Facebook might prevent applications from asking minors for contact information
Facebook said Monday it was "actively considering" whether to allow third-party applications to request mobile phone numbers and addresses from users younger than 18.
The ability of applications to request that information from users of the social networking site has been the subject of controversy since Facebook first allowed it in January. Facebook disabled the feature a couple of days later after criticism from some users and privacy experts.
In a letter to lawmakers released Monday, Facebook said it was working to "re-enable" the feature but with changes. In addition to possibly disabling the feature for minors, Facebook said it was considering revising the permission screen that users see before they give their approval to an application to make it clearer what information they are sharing.
"We have not yet decided when or in what manner we will redeploy the permission for mobile numbers and addresses," Marne Levine, Facebook's vice president for global public policy, wrote to Reps. Ed Markey (D-Mass.) and Joe Barton (R-Texas).
The two lawmakers are key congressional players on privacy issues and early last month jumped into the dispute about Facebook's new feature. They wrote to Facebook Chief Executive Mark Zuckerberg asking 11 detailed questions and expressing concerns that it would violate the privacy of users.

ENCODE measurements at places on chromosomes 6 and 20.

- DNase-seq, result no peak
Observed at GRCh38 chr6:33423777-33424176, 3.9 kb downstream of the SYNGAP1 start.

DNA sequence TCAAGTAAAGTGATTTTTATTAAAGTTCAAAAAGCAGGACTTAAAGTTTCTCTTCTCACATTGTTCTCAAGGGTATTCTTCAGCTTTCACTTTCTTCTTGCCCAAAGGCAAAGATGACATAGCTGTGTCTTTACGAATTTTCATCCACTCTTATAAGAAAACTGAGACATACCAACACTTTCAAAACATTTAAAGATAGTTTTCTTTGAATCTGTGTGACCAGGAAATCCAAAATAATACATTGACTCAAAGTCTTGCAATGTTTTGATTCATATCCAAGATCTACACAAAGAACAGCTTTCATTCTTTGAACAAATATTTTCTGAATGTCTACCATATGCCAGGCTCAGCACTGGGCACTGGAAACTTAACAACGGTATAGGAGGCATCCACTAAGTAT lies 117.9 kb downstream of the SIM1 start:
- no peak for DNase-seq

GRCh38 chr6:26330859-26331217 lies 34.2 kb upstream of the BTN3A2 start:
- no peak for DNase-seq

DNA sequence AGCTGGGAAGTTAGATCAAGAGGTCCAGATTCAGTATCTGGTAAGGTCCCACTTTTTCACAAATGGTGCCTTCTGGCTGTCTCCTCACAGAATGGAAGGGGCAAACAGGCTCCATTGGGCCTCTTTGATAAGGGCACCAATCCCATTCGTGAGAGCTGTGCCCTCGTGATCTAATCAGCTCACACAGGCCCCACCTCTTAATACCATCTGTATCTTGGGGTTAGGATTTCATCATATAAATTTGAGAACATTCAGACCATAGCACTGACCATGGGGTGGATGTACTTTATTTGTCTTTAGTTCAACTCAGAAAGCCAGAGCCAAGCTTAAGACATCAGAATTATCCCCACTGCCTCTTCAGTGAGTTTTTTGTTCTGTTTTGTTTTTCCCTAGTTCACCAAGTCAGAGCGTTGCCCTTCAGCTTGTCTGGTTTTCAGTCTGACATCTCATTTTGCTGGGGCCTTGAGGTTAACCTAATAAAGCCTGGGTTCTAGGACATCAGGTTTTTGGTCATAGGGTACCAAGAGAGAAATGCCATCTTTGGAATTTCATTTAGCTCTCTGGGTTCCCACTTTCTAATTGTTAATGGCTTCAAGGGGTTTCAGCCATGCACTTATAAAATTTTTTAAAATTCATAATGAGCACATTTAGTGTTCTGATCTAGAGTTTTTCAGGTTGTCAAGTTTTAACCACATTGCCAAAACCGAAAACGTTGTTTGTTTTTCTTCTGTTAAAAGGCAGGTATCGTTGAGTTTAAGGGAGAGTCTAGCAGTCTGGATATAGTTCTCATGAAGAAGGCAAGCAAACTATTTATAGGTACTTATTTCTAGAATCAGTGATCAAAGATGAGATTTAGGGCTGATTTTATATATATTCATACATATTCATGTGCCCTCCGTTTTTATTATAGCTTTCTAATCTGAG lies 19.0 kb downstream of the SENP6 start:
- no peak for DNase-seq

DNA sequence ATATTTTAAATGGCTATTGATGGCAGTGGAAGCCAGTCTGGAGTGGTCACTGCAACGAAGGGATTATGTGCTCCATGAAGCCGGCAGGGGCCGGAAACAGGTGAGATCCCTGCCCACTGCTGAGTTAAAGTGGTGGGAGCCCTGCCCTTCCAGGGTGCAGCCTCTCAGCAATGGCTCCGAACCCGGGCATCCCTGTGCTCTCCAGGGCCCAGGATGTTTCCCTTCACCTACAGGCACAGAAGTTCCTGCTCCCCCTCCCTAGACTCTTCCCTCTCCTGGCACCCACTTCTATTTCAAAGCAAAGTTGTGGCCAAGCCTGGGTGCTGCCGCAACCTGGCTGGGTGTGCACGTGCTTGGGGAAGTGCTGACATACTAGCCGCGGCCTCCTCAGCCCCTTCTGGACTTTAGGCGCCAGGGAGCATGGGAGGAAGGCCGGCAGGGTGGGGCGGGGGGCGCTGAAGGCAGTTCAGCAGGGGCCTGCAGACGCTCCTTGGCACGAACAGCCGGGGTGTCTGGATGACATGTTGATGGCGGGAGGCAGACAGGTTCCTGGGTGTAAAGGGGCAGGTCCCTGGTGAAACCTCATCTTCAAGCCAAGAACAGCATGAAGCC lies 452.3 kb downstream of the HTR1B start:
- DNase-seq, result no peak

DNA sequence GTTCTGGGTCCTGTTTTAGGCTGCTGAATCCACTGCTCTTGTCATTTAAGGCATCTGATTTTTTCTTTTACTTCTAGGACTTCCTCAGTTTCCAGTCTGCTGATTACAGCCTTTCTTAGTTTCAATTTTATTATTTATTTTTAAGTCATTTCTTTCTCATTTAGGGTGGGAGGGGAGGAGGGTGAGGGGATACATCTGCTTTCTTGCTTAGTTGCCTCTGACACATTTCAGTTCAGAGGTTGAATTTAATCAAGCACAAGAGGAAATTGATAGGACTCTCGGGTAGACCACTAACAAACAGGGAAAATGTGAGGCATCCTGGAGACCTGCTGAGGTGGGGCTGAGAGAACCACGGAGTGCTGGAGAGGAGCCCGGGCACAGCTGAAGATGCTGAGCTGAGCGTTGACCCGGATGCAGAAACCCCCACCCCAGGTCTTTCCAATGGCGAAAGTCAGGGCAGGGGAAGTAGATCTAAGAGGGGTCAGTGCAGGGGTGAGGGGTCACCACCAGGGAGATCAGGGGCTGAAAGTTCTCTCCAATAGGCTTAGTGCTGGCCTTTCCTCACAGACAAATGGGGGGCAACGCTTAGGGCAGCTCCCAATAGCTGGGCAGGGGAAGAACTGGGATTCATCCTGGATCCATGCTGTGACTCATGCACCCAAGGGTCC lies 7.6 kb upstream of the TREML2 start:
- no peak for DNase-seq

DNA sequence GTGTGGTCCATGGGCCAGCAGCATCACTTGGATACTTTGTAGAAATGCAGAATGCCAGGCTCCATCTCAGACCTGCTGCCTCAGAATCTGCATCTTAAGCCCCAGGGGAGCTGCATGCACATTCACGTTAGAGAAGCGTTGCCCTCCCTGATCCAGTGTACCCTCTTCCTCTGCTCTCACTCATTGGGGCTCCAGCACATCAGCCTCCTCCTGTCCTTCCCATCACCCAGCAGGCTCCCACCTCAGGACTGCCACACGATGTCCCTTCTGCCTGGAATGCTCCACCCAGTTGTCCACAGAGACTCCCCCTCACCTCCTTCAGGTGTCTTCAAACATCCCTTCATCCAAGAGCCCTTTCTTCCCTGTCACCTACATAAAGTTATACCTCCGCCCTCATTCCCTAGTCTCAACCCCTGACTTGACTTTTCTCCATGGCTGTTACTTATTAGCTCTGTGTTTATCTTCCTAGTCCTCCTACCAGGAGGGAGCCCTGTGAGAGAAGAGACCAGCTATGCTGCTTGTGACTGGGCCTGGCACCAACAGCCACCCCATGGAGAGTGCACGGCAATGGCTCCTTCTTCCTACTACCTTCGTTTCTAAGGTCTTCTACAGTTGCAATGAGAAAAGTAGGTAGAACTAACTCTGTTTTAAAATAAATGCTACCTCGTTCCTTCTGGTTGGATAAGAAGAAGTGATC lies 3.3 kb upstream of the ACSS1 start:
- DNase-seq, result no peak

On Monday, the congressmen released the seven-page response they received last week from Facebook. Levine stressed that Facebook users must give permission to applications seeking their personal information. Still, she wrote that user feedback about the new feature led Facebook officials to determine they "might be able to increase visibility" of the request for mobile phone and address information on the permission screen.
With children involved, Markey said it was crucial for Facebook to get the policy right. He urged the company not to allow applications to have access to contact information for teens.
Markey said he was pleased that Facebook was looking to make it clearer for users to see when an application wants permission to access their contact information.
"I'm also encouraged that Facebook is deciding whether to allow applications on the site to request contact information from minors. I don't believe that applications on Facebook should get this information from teens, and I encourage Facebook to wall off access to teens' contact information if they enable this new feature."
-- Jim Puzzanghera
Photo: Sign at Facebook headquarters in Palo Alto, Calif. Credit: Bloomberg.